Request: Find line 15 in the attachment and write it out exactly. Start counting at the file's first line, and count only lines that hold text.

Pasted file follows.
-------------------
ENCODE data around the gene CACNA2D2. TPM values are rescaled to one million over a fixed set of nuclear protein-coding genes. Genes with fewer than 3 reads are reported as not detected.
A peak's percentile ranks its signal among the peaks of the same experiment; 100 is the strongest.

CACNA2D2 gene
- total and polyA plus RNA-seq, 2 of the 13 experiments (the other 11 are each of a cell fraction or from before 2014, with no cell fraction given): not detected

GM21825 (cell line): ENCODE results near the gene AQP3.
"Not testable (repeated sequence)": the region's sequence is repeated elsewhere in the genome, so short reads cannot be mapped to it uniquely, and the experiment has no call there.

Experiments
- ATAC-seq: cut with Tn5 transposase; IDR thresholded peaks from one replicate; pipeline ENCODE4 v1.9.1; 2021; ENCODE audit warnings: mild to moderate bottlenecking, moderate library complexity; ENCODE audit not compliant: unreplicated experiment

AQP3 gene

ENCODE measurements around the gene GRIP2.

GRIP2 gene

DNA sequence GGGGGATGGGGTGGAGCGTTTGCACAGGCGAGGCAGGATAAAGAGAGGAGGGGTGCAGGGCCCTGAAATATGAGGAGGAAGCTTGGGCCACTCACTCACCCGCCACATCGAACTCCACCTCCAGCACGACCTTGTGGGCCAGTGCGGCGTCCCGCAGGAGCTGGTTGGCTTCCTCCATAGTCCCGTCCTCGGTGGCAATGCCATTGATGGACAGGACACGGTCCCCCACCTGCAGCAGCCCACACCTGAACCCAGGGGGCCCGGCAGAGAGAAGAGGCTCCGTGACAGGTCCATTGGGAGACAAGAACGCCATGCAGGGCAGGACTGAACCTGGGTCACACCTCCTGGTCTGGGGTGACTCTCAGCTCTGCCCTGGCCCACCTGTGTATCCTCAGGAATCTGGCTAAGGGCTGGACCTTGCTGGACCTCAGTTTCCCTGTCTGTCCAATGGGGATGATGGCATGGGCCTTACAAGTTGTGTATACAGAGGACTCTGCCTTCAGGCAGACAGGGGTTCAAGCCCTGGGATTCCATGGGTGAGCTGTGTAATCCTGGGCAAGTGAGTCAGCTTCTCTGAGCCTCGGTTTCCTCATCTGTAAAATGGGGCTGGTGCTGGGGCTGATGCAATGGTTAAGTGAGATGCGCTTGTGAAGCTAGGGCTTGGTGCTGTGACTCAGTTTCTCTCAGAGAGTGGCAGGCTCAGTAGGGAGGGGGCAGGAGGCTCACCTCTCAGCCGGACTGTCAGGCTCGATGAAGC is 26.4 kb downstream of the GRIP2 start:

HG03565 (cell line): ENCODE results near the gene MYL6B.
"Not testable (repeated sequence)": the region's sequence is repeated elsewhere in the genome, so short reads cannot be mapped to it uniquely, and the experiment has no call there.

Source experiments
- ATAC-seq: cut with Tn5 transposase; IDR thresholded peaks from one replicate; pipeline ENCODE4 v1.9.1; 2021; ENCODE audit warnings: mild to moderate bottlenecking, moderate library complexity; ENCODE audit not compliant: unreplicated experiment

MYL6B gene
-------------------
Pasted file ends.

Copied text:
Source experiments